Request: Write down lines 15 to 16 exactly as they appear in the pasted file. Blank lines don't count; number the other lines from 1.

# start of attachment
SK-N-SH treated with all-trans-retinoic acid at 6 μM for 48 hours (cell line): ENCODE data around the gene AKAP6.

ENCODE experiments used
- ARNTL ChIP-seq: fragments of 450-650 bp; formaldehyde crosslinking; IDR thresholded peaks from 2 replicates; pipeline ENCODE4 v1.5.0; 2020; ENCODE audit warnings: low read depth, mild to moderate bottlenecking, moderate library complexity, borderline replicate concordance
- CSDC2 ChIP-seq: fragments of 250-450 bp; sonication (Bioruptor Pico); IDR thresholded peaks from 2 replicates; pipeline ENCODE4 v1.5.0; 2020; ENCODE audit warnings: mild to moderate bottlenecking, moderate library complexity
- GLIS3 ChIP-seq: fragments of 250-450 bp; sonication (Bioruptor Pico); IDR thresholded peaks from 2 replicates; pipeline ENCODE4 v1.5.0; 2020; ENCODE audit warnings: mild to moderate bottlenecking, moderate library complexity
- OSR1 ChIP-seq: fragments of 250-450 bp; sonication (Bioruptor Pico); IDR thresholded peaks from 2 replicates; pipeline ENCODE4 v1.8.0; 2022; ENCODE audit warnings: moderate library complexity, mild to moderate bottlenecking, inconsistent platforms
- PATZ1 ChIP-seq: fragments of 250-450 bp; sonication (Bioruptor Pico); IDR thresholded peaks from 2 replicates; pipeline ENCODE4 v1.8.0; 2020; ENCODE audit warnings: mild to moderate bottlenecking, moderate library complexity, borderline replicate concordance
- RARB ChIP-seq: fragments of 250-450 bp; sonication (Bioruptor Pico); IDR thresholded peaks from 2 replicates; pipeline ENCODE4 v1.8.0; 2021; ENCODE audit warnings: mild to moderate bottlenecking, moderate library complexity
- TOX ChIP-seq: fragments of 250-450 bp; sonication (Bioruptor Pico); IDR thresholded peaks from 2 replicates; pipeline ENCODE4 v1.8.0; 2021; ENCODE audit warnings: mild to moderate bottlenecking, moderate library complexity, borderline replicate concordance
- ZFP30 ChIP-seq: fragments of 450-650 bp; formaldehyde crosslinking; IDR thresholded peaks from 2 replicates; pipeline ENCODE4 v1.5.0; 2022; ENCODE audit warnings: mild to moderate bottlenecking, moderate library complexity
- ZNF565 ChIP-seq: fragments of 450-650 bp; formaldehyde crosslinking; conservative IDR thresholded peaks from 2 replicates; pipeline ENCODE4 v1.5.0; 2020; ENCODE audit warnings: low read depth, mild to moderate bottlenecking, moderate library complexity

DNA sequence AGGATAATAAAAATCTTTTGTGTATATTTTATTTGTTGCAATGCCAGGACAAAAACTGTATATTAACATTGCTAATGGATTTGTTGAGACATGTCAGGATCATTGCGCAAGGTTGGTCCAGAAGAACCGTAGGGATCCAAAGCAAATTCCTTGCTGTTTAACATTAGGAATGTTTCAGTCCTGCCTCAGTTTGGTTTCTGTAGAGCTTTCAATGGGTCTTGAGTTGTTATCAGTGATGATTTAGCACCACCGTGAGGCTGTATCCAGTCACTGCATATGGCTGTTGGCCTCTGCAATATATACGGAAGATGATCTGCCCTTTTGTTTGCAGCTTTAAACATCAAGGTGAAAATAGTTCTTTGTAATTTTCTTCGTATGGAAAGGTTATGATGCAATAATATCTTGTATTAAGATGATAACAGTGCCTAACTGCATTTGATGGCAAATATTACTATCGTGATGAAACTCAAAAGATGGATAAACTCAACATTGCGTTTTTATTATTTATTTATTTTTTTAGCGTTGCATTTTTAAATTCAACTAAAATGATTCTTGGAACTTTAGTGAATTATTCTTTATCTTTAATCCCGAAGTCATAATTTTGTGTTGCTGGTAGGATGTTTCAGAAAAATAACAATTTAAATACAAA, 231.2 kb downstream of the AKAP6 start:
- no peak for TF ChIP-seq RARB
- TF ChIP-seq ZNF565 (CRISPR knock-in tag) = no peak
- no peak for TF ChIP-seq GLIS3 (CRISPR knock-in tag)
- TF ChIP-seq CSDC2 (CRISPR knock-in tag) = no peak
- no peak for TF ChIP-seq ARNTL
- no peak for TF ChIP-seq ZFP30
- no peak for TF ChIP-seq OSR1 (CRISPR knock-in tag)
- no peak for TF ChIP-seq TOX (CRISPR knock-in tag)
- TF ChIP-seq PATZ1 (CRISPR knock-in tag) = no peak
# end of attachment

- no peak for TF ChIP-seq GLIS3 (CRISPR knock-in tag)
- TF ChIP-seq CSDC2 (CRISPR knock-in tag) = no peak